Researchers from the United States have found that changing the nanoscale structure of membranes leads to more thorough water purification. This will enable engineers to create more reliable filters.
Researchers from the University of Texas at Austin, Iowa State University, the Dow Chemical Company have presented a new method of water purification, they described it in the journal Science. It is based on understanding how membranes filter impurities from water.
“Although we have been using filters for many years, there is a lot we don’t know about how membranes work to filter water,” said Enrique Gomez, professor of chemical engineering and materials science and engineering at the University of Pennsylvania who led the study. “”We found that how you control the density distribution of the membrane itself at the nanoscale is really important to the efficiency of water production.”
The team used multimodal electron microscopy, which combines atomic detailed imaging with chemistry revealing techniques. This is how they determined which minerals for desalination are inconsistent in density and mass. The researchers mapped variations in the density of the polymer film in three dimensions with a spatial resolution of about one nanometer, less than half the diameter of a DNA strand. According to Gomes, this technological advance has played a key role in understanding the role of density in membranes.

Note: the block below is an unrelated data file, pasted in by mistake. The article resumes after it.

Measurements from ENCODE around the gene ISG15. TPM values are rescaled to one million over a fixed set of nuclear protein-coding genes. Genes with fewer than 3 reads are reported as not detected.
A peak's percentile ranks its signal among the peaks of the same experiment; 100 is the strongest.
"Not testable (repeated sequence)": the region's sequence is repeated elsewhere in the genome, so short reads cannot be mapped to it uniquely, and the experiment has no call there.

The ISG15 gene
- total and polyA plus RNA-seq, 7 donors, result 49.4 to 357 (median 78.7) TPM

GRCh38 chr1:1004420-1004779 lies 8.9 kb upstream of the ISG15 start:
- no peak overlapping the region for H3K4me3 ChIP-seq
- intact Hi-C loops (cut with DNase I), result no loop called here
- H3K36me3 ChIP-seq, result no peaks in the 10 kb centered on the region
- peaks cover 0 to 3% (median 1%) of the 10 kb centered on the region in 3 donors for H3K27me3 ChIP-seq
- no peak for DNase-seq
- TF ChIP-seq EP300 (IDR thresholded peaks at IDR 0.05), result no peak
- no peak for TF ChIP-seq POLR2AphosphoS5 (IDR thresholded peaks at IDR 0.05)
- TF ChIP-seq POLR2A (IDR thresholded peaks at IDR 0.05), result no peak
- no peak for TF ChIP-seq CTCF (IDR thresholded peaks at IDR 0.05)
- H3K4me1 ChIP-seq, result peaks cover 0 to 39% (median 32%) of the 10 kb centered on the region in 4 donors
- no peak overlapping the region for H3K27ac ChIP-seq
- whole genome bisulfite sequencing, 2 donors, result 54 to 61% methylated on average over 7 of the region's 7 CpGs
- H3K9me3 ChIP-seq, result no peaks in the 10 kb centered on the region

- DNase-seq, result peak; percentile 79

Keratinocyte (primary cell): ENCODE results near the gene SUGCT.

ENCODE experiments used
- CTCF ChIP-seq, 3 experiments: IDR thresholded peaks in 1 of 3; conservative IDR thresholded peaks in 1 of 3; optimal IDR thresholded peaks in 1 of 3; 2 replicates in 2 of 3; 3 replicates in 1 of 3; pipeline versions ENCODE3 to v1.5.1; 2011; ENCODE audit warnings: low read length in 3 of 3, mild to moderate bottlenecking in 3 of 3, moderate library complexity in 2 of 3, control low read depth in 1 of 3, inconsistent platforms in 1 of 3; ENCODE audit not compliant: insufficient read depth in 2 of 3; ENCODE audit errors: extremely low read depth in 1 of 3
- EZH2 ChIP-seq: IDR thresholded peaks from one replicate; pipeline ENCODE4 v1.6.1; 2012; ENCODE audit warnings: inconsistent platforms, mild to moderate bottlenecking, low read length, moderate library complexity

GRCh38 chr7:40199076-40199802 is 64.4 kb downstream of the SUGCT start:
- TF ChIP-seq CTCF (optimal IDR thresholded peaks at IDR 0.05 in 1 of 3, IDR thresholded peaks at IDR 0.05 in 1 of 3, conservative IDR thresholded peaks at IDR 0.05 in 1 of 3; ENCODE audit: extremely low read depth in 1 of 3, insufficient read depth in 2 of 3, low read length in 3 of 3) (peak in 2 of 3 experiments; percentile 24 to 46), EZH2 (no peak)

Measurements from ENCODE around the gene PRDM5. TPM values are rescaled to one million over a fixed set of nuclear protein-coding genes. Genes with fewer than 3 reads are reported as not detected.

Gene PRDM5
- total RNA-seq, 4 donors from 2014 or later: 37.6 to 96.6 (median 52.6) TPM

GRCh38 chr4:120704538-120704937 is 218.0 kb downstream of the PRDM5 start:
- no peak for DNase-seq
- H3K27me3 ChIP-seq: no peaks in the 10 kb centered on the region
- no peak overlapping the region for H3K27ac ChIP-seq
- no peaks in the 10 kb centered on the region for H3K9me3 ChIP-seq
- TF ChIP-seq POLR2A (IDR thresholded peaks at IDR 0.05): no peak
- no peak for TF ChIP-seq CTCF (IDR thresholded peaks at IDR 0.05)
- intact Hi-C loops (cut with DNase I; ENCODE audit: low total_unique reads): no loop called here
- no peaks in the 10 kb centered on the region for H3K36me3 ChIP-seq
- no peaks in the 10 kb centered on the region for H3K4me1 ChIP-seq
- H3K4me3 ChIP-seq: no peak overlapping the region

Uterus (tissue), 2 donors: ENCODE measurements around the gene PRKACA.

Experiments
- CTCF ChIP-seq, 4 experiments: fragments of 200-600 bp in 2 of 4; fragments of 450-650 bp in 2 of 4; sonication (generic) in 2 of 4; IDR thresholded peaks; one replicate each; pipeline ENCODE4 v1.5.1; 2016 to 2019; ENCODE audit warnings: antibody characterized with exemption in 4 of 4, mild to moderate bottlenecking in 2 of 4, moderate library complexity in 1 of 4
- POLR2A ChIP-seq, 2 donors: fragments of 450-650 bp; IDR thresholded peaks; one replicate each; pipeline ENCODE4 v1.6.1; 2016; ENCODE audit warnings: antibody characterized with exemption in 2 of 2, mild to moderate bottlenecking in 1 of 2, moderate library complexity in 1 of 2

Scientists used to think that the thicker the membrane, the less water is produced. However, it turned out that there is practically no correlation between these things. Filmtec, now part of DuPont Water Solutions, which makes numerous products for water desalination, has partnered with the researchers and funded the project so they will soon be producing thick membranes that are also permeable.